Review: Bayou Moon by Ilona Andrews

Posted May 3, 2016 by Holly in Reviews | 1 Comment

Review: Bayou Moon by Ilona AndrewsReviewer: Holly
Bayou Moon by Ilona Andrews
Series: The Edge #2
Also in this series: On the Edge
Published by Penguin
Publication Date: September 28th 2010
Genres: Fantasy, Urban Fantasy
Pages: 480
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four-half-stars

The Edge lies between worlds, on the border between the Broken, where people shop at Walmart and magic is a fairytale–and the Weird, where blueblood aristocrats rule, changelings roam, and the strength of your magic can change your destiny…

Cerise Mar and her unruly clan are cash poor but land rich, claiming a large swathe of the Mire, the Edge swamplands between the state of Louisiana and the Weird. When her parents vanish, her clan’s long-time rivals are suspect number one.

But all is not as it seems. Two nations of the Weird are waging a cold war fought by feint and espionage, and their conflict is about to spill over into the Edge—and Cerise’s life . William, a changeling soldier who left behind the politics of the Weird, has been forced back into service to track down a rival nation’s spymaster.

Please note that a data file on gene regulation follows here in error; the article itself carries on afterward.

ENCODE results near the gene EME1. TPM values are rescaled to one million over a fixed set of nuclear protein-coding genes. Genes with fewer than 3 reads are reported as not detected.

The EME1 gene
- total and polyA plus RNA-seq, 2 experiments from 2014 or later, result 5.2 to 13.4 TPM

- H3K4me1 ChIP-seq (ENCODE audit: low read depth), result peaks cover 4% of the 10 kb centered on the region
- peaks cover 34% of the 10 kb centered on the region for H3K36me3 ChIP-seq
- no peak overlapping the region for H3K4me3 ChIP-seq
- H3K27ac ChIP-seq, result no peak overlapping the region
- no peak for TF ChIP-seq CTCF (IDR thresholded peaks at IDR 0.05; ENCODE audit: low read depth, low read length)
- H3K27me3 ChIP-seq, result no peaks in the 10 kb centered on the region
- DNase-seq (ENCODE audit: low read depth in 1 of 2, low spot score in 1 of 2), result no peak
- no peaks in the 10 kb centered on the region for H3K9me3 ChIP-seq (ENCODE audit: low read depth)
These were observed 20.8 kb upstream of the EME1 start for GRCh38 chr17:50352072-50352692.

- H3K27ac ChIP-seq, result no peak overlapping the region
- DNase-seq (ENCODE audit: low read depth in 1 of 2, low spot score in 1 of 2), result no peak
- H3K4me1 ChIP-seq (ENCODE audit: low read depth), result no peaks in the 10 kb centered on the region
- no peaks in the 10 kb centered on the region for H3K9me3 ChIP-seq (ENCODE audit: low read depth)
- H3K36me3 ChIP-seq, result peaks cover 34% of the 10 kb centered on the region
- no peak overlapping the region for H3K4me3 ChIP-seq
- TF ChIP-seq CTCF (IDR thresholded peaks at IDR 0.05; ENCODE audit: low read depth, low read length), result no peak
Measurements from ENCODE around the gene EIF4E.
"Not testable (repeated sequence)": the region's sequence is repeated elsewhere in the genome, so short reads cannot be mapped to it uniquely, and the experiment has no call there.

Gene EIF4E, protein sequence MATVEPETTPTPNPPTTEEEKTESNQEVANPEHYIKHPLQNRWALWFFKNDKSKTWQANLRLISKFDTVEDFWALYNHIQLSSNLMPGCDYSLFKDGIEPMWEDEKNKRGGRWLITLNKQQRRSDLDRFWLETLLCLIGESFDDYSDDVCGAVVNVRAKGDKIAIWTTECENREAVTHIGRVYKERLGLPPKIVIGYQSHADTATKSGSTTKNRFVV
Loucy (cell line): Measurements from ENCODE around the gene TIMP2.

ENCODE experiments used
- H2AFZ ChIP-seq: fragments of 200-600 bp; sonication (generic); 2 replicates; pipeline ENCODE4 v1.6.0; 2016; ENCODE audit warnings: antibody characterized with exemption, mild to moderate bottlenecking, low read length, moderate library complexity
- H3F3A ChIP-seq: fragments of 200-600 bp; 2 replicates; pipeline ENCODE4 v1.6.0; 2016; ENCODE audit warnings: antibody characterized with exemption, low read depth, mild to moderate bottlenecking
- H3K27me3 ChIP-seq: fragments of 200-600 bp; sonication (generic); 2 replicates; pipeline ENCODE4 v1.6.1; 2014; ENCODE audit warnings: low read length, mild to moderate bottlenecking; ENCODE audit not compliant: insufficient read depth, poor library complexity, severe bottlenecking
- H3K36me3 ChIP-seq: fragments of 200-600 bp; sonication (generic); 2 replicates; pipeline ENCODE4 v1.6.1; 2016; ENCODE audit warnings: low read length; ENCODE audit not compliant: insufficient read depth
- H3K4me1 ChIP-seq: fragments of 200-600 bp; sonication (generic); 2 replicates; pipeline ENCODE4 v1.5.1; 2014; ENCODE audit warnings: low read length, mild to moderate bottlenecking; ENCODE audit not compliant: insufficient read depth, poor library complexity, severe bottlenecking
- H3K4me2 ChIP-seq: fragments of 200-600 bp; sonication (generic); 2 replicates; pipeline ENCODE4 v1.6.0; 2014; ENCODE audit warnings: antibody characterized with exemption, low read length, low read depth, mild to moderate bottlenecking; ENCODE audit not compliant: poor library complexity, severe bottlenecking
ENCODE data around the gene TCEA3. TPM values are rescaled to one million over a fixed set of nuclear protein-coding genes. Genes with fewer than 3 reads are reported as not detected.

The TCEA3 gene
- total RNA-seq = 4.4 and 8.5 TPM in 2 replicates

When William’s and Cerise’s missions lead them to cross paths, sparks fly—but they’ll have to work together if they want to succeed…and survive.

When I saw there were four books in this series, I thought they all followed the same couple. I was pleasantly surprised to find that isn’t the case. Bayou Moon picks up shortly after the events in On the Edge.

Cerise Mar and her family live in the Mire, the swamp lands of the Edge, a place of magic between the Broken (regular non-magic Earth) and the Weird (a parallel of the Earth filled with magic). Her family has been in a generations-long feud with another family, the Sheeriles. When her parents disappear and one of her cousins reports the Sheeriles have taken over their grandparents’ abandoned home at the edge of their property, she goes to investigate. In their bid to win the fight against her family, the Sheeriles have partnered with a spymaster from the Weird,Spyder, and his merry band of genetically modified freaks. Something she knows it’ll be difficult, if not impossible, to fight. She travels to the Broken to retrieve a document proving ownership of the house and ends up meeting William.